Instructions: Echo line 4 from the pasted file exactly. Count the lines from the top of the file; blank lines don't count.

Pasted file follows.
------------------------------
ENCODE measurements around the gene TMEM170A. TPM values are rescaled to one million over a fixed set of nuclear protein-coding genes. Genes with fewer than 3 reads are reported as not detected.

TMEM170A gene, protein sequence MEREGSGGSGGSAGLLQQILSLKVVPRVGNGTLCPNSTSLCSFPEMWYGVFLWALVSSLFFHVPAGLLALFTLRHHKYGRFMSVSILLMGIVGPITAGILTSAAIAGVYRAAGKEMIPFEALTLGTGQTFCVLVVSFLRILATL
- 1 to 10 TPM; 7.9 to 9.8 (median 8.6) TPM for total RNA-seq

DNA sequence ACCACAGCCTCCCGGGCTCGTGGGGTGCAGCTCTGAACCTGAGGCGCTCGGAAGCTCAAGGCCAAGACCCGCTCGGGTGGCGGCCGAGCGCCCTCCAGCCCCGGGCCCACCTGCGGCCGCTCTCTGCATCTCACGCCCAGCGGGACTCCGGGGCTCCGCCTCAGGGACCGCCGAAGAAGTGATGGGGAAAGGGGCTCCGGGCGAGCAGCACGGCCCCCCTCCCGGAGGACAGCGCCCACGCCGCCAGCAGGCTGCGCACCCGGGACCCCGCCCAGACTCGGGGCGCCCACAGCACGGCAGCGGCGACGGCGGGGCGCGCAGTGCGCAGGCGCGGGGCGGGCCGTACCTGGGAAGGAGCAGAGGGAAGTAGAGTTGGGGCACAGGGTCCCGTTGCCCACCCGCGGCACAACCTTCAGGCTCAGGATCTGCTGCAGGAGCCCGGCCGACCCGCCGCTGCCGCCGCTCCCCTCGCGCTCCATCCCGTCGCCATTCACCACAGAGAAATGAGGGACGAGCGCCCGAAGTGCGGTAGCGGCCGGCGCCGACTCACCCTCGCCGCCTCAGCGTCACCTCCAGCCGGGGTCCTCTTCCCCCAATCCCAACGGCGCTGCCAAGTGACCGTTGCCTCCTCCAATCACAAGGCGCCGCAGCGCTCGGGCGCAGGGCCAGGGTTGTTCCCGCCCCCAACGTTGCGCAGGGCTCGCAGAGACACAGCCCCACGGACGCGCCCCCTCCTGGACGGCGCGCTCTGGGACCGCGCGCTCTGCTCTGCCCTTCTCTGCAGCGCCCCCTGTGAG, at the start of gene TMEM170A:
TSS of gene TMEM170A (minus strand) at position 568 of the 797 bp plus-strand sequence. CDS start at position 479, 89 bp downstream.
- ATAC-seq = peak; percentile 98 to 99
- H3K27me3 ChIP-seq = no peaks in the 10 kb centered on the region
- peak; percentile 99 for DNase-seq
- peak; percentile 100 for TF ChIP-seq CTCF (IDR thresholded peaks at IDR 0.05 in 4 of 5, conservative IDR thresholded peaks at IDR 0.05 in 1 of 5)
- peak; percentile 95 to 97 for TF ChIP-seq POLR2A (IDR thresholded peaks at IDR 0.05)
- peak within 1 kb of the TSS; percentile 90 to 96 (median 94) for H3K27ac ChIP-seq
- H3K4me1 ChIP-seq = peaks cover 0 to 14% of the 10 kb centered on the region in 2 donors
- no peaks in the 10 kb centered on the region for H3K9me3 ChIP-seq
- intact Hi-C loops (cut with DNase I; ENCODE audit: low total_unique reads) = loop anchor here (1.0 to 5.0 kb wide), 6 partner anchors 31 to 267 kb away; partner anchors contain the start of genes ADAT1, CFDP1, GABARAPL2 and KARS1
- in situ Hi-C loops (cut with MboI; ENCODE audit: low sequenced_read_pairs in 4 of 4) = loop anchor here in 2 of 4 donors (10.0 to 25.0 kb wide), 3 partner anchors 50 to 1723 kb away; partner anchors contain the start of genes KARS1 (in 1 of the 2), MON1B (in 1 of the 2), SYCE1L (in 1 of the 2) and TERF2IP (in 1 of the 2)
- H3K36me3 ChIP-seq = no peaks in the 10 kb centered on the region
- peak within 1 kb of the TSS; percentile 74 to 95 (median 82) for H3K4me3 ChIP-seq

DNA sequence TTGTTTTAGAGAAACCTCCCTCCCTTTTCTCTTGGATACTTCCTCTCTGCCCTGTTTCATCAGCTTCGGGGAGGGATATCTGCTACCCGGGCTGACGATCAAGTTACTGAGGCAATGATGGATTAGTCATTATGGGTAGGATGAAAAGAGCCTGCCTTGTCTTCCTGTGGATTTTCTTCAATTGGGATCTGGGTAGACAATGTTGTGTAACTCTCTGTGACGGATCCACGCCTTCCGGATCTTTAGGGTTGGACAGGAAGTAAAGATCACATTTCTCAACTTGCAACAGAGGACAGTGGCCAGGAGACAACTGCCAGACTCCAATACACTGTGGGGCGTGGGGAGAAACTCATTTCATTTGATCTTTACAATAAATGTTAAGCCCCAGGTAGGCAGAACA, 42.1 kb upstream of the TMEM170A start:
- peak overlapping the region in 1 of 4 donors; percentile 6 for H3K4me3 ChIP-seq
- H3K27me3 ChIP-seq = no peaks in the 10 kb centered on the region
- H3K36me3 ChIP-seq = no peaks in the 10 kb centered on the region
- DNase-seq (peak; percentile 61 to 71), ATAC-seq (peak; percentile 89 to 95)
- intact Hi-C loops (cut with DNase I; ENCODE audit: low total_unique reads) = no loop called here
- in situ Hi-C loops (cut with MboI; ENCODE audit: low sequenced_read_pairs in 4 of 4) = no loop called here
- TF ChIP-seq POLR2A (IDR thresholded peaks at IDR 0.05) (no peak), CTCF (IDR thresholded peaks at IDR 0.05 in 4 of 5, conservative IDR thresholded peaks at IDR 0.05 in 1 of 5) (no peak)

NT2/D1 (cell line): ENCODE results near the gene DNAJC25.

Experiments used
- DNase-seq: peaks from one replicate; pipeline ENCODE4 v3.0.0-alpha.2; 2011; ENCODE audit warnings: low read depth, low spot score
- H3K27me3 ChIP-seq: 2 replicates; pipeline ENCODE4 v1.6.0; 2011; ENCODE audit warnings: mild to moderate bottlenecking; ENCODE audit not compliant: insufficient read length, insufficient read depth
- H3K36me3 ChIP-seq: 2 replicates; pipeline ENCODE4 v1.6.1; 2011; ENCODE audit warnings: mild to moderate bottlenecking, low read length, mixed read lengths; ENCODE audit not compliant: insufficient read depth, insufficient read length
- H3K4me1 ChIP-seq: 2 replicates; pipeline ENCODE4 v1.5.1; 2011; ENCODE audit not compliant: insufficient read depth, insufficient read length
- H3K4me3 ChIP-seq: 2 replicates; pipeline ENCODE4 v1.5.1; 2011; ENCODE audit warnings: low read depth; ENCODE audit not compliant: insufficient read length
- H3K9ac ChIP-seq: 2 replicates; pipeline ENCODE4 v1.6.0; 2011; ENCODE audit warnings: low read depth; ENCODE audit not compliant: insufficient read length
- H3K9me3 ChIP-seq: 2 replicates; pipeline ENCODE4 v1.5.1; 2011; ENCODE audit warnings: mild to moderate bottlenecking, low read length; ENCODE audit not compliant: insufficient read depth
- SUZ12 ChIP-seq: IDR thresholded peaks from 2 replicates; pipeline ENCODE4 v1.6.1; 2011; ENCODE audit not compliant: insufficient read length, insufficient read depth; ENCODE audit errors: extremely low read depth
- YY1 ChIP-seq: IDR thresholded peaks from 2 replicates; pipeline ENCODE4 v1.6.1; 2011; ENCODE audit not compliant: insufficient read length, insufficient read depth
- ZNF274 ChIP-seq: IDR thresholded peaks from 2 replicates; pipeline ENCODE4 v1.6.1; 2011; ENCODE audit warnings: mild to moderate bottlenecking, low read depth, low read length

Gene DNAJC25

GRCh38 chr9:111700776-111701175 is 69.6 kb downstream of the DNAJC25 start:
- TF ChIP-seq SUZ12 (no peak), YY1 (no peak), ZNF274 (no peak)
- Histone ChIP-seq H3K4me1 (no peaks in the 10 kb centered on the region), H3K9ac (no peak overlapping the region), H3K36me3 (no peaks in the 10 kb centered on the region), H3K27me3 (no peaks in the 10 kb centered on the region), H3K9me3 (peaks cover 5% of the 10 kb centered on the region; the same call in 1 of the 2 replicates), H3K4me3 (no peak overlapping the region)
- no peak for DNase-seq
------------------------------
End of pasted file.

DNA sequence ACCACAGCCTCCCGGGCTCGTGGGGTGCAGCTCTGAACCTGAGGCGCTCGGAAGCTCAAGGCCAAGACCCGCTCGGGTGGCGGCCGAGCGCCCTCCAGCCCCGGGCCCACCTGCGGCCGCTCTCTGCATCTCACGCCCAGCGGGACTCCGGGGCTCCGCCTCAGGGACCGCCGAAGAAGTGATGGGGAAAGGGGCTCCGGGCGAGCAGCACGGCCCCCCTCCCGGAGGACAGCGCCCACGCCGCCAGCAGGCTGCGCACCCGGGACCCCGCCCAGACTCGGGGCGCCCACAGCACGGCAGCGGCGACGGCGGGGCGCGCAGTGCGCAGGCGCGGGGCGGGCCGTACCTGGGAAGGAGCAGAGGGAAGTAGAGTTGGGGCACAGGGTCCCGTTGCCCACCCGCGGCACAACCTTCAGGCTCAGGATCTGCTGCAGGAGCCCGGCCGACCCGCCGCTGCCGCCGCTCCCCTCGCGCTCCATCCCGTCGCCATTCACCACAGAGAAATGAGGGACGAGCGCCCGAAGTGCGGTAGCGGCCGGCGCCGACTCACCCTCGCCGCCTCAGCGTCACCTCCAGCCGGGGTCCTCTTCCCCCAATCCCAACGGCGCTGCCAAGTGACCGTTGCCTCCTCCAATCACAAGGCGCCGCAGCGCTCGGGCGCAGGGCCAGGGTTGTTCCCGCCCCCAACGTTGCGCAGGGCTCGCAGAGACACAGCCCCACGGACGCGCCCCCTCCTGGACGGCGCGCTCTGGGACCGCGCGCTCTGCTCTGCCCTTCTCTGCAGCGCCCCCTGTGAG, at the start of gene TMEM170A: